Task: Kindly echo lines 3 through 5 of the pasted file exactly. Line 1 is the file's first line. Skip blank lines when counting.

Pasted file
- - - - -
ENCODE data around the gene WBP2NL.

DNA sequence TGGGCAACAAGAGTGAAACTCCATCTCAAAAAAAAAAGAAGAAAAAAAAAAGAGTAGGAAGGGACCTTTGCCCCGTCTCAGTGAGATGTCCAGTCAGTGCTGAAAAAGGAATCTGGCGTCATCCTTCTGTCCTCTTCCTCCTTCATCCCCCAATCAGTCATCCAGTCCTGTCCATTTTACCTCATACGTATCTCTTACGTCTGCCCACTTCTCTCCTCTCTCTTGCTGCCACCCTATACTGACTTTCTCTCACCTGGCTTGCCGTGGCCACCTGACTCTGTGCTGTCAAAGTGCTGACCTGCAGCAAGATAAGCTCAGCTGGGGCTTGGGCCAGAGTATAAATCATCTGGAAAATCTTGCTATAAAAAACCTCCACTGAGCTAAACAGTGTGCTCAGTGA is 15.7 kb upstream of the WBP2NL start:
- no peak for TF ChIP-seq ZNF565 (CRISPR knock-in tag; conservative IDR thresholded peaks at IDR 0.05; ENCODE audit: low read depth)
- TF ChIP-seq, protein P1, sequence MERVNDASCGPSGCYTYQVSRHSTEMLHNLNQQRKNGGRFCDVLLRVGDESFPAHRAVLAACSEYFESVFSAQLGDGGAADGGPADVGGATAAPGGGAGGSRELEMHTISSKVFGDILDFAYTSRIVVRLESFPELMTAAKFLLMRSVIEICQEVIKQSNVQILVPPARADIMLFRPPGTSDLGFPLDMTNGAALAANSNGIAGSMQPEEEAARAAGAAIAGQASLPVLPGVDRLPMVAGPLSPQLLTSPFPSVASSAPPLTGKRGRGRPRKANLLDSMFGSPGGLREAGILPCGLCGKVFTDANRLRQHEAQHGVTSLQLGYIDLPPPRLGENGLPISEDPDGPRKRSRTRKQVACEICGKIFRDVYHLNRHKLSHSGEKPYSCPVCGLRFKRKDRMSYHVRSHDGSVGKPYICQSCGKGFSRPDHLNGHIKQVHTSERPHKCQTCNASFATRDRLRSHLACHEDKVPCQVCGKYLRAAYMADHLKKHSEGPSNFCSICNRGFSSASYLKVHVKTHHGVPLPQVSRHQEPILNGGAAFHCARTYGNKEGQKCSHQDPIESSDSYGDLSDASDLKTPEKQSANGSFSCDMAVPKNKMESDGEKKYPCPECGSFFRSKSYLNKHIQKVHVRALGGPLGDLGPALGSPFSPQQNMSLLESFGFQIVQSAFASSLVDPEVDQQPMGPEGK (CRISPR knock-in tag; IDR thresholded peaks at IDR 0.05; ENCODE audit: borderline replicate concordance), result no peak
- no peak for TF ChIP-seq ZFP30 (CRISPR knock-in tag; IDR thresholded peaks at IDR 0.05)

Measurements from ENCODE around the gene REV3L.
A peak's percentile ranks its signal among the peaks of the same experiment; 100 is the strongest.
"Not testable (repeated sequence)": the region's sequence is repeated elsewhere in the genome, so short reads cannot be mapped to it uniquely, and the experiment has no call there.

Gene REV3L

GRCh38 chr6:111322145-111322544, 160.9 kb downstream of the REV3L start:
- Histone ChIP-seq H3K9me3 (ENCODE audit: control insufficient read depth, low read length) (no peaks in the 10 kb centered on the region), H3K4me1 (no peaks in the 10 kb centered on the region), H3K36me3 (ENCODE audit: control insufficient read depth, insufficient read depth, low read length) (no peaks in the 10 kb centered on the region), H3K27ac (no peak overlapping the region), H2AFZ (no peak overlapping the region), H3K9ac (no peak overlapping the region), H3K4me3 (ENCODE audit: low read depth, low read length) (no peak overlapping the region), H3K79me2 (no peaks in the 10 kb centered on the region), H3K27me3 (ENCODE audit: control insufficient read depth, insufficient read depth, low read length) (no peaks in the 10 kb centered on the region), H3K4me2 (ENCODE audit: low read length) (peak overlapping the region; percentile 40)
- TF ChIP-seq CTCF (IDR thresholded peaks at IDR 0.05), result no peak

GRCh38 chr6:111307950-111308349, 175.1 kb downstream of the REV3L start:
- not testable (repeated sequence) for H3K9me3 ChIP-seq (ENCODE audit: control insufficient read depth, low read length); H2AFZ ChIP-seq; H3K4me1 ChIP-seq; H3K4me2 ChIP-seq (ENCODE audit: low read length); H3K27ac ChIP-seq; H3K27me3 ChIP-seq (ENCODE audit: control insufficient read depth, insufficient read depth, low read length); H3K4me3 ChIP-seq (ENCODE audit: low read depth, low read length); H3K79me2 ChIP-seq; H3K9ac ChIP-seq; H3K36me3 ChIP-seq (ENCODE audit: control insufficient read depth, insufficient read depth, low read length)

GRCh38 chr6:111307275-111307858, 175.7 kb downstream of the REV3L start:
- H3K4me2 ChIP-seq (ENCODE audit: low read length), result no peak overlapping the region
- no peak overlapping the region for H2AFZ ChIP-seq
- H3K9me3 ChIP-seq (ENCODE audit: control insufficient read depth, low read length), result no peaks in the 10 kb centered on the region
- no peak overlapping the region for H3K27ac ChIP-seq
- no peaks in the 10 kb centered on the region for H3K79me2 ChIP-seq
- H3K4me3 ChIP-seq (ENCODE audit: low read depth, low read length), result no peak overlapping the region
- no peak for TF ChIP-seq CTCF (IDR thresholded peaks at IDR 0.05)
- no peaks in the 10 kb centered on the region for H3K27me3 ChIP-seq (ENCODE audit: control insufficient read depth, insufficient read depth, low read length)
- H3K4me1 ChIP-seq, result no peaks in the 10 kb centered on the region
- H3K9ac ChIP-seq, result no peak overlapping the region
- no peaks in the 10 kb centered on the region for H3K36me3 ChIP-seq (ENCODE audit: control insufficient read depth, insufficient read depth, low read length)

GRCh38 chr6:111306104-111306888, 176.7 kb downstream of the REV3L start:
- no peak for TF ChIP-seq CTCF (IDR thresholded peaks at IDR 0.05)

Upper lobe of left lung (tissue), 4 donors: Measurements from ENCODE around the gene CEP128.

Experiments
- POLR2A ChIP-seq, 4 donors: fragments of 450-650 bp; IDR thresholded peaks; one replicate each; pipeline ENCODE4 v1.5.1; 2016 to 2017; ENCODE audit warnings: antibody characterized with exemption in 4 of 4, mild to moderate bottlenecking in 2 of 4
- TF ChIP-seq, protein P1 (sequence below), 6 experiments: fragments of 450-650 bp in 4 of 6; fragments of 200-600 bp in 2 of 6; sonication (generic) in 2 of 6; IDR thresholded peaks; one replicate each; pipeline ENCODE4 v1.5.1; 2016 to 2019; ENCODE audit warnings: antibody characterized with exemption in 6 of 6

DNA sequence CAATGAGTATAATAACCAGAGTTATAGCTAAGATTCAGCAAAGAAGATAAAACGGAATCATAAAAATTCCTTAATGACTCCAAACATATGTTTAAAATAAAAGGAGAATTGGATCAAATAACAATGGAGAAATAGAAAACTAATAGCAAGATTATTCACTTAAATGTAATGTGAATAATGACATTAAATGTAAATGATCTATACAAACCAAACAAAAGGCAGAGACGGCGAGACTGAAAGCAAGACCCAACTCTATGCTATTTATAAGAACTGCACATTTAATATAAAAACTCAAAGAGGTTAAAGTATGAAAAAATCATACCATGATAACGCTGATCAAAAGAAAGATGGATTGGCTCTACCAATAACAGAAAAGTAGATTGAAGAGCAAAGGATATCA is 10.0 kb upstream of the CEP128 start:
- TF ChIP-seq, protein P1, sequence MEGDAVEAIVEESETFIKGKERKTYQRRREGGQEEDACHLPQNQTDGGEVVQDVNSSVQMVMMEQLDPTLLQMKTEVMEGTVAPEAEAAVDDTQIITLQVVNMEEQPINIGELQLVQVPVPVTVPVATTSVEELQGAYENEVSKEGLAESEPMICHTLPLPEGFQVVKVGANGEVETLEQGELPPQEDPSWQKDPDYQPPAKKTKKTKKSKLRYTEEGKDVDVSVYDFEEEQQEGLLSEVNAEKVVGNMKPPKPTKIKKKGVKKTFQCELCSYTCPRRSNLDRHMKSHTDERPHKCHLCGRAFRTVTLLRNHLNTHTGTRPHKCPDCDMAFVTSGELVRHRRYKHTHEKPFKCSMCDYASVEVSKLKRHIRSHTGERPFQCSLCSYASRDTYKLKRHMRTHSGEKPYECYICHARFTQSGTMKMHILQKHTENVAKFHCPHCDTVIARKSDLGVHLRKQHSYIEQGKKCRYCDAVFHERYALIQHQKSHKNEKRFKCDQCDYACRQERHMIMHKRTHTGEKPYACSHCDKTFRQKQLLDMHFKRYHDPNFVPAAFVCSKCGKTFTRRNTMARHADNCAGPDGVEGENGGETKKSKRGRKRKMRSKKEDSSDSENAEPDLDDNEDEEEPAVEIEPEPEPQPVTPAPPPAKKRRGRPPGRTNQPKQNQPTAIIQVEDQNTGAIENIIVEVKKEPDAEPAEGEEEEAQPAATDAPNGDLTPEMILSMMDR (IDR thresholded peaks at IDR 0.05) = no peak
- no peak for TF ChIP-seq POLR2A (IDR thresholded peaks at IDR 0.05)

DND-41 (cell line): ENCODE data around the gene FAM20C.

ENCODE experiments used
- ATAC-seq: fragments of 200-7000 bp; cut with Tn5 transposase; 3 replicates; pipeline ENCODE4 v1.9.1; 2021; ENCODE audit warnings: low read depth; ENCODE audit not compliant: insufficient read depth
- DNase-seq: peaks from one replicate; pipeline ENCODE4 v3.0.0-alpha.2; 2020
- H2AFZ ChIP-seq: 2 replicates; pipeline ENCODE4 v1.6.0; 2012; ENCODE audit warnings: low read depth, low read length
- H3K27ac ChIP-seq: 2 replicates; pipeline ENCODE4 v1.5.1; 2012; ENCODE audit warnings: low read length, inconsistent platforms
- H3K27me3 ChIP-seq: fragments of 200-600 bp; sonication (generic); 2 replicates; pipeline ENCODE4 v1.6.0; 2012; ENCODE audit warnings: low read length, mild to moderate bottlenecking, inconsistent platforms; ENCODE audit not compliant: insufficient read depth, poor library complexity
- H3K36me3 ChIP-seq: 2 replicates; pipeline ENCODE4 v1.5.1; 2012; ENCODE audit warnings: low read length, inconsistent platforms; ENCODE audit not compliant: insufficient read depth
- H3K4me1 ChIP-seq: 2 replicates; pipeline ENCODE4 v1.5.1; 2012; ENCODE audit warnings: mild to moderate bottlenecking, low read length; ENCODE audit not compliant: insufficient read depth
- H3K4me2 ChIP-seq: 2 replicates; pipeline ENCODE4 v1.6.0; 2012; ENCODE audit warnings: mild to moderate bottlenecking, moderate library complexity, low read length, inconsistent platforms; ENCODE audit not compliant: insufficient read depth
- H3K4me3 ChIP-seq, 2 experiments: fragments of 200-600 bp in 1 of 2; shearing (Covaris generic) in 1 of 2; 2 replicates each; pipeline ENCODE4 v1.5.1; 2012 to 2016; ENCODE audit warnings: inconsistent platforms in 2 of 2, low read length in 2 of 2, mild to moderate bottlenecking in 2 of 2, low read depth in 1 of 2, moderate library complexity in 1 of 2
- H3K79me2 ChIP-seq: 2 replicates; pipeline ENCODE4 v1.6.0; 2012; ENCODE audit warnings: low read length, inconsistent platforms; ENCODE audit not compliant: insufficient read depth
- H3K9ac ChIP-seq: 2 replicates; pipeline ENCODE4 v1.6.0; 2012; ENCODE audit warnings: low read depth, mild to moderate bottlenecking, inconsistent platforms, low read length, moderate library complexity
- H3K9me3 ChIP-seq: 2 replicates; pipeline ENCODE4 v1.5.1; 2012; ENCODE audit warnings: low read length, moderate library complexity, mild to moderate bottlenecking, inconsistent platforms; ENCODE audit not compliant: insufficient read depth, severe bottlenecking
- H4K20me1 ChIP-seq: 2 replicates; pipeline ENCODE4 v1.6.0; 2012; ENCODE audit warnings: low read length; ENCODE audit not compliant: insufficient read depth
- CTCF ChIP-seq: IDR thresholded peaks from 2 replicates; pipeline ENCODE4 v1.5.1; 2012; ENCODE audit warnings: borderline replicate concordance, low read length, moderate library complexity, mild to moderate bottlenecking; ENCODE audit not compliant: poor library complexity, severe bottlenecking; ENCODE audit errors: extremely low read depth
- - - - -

- no peak for TF ChIP-seq ZNF565 (CRISPR knock-in tag; conservative IDR thresholded peaks at IDR 0.05; ENCODE audit: low read depth)
- TF ChIP-seq, protein P1, sequence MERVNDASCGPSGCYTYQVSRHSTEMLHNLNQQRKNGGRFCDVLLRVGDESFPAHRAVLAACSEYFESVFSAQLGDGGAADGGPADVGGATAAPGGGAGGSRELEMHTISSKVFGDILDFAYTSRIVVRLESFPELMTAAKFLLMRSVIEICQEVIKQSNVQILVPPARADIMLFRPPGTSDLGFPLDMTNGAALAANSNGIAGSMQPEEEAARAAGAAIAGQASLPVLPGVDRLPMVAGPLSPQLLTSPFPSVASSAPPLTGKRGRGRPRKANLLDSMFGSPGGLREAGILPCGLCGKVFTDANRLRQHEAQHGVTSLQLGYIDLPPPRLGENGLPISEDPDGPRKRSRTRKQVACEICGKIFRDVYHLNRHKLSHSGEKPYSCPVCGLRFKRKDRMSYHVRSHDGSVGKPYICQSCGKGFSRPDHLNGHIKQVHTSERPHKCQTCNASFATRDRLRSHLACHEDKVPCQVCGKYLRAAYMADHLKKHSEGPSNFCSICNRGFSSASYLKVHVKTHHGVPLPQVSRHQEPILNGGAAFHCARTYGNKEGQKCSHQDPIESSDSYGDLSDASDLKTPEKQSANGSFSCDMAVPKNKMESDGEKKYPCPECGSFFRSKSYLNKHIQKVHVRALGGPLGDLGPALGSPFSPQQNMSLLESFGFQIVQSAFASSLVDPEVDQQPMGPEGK (CRISPR knock-in tag; IDR thresholded peaks at IDR 0.05; ENCODE audit: borderline replicate concordance), result no peak
- no peak for TF ChIP-seq ZFP30 (CRISPR knock-in tag; IDR thresholded peaks at IDR 0.05)